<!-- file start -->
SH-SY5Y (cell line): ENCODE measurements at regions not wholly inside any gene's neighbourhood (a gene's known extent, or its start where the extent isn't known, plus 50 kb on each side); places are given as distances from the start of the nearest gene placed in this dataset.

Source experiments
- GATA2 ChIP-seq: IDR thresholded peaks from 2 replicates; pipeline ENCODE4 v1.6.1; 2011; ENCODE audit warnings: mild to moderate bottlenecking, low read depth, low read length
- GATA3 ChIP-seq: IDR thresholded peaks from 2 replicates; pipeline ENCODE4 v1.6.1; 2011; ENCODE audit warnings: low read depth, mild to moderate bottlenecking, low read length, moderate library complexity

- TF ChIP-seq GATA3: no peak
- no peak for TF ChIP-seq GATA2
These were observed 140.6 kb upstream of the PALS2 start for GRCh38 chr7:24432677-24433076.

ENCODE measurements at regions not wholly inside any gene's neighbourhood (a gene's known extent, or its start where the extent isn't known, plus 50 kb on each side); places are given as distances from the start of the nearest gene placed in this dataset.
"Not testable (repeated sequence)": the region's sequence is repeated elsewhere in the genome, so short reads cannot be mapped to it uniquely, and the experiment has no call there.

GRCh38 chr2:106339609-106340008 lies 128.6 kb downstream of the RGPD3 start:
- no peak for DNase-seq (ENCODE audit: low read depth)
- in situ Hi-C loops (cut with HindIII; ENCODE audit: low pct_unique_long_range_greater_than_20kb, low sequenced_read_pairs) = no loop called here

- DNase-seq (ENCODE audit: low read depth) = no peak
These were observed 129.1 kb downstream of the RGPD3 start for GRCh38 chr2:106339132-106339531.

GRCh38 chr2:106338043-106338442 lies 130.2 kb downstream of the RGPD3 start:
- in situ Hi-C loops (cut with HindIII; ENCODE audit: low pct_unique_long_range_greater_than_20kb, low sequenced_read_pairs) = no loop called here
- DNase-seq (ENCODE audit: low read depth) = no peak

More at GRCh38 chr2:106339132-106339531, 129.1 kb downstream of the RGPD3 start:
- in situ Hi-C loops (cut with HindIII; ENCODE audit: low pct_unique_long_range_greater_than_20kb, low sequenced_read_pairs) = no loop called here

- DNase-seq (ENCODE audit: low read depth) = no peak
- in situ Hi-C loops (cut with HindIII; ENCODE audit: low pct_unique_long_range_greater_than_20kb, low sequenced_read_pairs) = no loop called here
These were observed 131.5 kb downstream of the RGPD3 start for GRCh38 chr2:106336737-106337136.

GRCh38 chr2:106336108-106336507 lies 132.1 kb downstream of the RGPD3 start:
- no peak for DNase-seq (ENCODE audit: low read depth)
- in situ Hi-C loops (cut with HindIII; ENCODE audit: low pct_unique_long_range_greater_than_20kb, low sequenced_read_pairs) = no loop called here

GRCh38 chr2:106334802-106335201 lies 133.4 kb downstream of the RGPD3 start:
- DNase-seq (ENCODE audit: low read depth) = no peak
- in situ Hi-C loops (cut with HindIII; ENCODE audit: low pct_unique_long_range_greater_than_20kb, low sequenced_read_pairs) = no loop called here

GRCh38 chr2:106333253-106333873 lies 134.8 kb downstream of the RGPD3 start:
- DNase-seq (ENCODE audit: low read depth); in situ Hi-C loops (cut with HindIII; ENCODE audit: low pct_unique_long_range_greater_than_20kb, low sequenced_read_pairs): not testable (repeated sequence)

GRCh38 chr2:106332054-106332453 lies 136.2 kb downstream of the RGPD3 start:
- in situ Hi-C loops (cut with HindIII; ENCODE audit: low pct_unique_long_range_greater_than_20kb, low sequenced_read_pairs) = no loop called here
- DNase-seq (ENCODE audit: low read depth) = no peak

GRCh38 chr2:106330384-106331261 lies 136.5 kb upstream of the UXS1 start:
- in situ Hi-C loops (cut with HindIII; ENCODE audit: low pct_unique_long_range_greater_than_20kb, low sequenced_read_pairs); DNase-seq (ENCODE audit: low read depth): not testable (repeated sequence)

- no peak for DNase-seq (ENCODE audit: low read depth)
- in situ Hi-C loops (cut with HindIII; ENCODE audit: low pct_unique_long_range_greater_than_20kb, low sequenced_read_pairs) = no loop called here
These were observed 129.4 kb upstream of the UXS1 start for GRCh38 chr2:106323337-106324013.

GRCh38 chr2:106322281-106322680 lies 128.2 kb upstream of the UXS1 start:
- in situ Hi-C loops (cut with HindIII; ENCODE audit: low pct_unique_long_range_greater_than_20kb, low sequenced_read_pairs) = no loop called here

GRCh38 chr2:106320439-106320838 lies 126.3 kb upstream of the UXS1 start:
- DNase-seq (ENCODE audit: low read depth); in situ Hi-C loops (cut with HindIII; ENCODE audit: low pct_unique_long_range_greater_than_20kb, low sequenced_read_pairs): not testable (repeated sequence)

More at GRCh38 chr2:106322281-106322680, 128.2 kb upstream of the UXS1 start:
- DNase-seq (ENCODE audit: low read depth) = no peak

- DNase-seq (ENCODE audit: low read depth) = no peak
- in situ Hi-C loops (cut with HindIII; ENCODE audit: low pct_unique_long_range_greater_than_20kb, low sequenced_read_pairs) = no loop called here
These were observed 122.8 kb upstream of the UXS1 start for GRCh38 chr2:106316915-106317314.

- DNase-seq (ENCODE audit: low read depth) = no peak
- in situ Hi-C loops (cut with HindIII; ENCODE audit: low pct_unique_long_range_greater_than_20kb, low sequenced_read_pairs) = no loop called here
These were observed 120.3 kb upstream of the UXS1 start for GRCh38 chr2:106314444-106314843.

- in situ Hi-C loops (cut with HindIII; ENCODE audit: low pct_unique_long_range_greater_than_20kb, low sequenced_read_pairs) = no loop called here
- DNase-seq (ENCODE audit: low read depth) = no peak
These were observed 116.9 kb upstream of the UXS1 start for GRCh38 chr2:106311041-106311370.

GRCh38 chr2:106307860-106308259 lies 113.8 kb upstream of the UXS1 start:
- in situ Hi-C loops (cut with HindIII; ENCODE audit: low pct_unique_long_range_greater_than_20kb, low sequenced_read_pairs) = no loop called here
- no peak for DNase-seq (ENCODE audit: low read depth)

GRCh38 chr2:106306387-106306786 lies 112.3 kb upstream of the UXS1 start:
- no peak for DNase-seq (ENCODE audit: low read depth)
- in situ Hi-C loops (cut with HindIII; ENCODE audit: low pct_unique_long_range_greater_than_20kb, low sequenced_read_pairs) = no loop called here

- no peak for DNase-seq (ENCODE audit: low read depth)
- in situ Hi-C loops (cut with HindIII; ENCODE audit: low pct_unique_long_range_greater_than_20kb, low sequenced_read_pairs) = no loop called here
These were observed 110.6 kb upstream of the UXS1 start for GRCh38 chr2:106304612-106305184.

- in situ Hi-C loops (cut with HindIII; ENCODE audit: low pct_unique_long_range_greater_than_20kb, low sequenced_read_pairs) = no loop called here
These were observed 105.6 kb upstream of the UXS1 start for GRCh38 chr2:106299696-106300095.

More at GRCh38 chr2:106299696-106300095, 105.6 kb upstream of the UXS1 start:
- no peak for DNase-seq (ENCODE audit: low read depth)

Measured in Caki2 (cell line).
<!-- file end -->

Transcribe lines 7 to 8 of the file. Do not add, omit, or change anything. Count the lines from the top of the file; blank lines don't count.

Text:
These were observed 140.6 kb upstream of the PALS2 start for GRCh38 chr7:24432677-24433076.

ENCODE measurements at regions not wholly inside any gene's neighbourhood (a gene's known extent, or its start where the extent isn't known, plus 50 kb on each side); places are given as distances from the start of the nearest gene placed in this dataset.